Dr. Von Helsing can rest easily knowing that Count Dracula is dead for good. The evil vampire was destroyed by Von Helsing’s own two hands (plus a wooden stake), and now London is safe. The matter of his being arrested for the Count’s murder are trivial compared to his great feat. Nevertheless, Von Helsing enlists the help of his former student, psychiatrist Dr. Jeffrey Garth, to help build a case for his sanity.
This is not at true “Lesbian Vampire” movie, but it dips its foot in the genre. As a vampire, Countess Zaleska feeds on both men and women. Yes, that is a metaphor. Whatever her meal preferences are, Zaleska’s primary focus remains on her mission: to be content with her life. Everything else falls by the wayside, even the safety of others. Zaleska, played by Gloria Holden, is arguably the best part of the film. She is a brooding and fascinating villain, who the modern viewer will end up rooting for.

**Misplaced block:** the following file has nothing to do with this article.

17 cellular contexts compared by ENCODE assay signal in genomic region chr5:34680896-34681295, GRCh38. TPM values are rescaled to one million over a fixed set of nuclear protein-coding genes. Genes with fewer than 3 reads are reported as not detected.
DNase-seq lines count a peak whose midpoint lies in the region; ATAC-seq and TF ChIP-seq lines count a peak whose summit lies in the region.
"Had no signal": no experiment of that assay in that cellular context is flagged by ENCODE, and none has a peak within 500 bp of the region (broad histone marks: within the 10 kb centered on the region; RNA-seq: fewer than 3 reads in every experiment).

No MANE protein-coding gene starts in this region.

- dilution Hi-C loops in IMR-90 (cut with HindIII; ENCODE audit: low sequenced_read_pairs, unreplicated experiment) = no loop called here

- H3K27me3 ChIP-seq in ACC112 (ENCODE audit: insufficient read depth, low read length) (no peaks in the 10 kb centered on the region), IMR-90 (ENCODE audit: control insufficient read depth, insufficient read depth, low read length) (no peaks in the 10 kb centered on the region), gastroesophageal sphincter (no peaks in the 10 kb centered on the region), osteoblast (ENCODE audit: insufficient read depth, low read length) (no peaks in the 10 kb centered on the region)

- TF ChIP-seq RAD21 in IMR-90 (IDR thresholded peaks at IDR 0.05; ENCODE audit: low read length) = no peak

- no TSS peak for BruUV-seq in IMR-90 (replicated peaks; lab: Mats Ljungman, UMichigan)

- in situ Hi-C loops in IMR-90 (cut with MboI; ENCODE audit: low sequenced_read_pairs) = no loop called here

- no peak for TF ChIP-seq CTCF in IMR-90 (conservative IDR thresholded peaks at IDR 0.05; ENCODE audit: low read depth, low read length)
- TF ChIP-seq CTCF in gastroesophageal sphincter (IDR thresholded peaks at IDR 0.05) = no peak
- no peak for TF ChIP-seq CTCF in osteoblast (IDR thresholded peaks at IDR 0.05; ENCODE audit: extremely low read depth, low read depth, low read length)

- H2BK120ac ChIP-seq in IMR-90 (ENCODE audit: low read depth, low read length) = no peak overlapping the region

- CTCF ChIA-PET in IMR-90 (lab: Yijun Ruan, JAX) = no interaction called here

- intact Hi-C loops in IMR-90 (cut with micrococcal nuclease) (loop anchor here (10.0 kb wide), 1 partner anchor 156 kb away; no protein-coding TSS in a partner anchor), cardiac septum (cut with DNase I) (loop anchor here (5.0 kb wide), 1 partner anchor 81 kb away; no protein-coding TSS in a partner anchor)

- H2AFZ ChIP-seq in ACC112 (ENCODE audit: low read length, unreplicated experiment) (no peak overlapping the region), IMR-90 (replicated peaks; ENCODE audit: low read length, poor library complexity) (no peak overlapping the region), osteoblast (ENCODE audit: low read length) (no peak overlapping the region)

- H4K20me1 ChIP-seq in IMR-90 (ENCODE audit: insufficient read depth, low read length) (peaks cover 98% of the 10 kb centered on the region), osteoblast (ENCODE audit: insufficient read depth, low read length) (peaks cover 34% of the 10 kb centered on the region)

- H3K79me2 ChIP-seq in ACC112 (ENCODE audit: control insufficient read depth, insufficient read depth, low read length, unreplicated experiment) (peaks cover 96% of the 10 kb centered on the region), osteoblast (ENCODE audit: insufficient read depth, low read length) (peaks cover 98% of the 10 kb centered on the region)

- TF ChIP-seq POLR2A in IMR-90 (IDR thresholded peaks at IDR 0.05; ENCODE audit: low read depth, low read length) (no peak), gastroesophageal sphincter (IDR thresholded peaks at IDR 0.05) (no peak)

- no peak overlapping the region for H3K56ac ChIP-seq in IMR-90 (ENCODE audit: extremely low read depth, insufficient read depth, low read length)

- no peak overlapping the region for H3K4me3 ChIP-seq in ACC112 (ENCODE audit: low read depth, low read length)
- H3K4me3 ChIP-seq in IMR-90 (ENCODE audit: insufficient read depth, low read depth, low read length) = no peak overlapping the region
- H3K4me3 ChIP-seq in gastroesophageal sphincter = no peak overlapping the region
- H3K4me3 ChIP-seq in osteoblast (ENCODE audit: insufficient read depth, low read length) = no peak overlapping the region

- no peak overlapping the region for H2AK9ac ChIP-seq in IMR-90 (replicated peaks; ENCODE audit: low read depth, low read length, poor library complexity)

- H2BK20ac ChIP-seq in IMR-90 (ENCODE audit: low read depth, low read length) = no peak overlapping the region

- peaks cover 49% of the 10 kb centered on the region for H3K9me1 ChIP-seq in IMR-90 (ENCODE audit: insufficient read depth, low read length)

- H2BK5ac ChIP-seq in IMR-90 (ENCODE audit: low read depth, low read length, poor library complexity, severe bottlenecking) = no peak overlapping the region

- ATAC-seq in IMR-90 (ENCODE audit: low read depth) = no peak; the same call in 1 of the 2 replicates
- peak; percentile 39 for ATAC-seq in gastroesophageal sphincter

The film was made in 1936 and, as a result, is full of out-dated notions about pretty much everything; most egregious is the heavy implication that bisexual women are blood-sucking monsters. Despite this misconception, the film will surely delight and intrigue the viewers who love vampires, old horror movies, or both.